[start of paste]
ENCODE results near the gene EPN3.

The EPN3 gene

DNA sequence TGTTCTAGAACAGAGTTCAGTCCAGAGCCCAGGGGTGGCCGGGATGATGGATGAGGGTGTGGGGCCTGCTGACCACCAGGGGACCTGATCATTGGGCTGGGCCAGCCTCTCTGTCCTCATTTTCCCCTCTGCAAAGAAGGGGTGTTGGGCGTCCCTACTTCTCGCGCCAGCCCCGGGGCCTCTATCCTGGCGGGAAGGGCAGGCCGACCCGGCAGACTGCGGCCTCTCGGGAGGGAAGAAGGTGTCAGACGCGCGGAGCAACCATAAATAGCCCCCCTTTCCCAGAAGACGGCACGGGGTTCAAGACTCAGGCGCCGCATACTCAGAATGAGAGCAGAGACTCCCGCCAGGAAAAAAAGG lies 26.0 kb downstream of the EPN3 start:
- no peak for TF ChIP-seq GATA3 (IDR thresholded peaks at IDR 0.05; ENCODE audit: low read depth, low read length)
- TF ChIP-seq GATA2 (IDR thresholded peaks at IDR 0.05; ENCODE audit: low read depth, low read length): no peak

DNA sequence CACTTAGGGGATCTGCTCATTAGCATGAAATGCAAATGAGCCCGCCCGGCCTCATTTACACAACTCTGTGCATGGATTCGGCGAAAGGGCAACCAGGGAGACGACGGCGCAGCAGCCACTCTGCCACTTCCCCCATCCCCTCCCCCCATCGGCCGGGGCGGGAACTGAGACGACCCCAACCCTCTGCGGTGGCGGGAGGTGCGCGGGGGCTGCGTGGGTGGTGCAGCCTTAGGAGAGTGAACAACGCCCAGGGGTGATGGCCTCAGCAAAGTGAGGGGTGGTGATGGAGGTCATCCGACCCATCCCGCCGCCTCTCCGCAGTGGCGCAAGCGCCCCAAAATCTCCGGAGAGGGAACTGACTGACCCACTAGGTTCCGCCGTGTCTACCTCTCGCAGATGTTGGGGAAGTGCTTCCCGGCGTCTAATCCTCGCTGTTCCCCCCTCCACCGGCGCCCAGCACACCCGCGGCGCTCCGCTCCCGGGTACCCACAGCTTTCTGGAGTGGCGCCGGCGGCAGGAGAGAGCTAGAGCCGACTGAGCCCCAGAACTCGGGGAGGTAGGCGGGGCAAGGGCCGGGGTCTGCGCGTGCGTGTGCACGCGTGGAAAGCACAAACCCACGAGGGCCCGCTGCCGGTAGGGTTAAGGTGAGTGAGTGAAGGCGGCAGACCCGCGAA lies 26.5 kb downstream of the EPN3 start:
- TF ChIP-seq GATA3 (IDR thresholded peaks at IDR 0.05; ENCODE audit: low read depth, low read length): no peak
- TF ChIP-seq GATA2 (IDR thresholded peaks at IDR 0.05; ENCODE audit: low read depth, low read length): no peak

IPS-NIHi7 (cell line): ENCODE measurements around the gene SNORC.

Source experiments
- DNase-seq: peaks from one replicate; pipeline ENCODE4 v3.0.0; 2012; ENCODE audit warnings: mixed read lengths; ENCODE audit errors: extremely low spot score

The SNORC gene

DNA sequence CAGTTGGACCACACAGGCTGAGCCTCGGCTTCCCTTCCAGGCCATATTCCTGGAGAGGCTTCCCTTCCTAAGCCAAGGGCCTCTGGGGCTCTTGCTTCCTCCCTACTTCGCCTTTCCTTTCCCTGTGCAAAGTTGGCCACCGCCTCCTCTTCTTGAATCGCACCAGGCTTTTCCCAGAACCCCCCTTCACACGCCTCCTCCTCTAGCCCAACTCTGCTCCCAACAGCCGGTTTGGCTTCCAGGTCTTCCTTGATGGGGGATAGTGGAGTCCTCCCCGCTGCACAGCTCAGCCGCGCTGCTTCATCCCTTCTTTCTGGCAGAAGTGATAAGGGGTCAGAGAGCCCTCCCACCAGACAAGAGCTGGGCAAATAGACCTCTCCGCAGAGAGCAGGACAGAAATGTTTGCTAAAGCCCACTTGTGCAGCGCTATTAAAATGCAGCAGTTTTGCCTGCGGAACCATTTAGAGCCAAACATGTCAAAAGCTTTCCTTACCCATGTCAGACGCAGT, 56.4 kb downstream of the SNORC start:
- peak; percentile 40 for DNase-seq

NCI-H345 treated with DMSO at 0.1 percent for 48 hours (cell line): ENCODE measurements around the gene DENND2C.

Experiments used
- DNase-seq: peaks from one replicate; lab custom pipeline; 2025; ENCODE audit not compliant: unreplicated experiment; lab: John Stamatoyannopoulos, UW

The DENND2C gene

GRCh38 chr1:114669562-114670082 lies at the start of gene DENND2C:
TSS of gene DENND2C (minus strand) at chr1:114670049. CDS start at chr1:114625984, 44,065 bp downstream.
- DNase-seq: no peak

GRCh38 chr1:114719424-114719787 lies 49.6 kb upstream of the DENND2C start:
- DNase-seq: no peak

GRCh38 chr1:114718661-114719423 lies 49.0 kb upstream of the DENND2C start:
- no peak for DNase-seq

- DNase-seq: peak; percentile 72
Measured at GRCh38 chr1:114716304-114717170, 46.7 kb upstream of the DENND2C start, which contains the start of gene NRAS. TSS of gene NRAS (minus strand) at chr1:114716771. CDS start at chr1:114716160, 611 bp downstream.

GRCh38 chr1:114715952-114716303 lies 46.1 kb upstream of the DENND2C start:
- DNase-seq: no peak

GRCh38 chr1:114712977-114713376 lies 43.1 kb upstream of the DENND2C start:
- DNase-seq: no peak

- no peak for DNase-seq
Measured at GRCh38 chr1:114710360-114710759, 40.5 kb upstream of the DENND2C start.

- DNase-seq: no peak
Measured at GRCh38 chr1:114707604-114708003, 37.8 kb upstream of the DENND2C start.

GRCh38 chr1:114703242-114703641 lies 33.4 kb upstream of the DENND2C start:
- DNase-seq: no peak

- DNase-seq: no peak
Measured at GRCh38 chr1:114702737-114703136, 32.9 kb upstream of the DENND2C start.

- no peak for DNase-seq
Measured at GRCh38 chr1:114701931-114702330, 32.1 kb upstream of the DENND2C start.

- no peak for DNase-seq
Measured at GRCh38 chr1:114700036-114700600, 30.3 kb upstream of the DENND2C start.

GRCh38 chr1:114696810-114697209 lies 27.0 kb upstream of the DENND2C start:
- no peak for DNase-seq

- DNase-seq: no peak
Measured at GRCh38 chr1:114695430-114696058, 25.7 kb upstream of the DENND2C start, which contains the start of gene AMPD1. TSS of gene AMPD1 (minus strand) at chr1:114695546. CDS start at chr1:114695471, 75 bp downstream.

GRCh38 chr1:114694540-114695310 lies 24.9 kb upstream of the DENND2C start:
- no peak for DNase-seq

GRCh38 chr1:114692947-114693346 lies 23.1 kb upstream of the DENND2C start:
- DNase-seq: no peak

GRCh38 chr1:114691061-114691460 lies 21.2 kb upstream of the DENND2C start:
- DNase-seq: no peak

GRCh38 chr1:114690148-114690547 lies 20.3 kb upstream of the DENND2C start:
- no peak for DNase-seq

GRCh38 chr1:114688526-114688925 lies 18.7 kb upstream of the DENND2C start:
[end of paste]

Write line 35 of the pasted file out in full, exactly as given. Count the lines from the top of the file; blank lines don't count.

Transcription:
Measured at GRCh38 chr1:114707604-114708003, 37.8 kb upstream of the DENND2C start.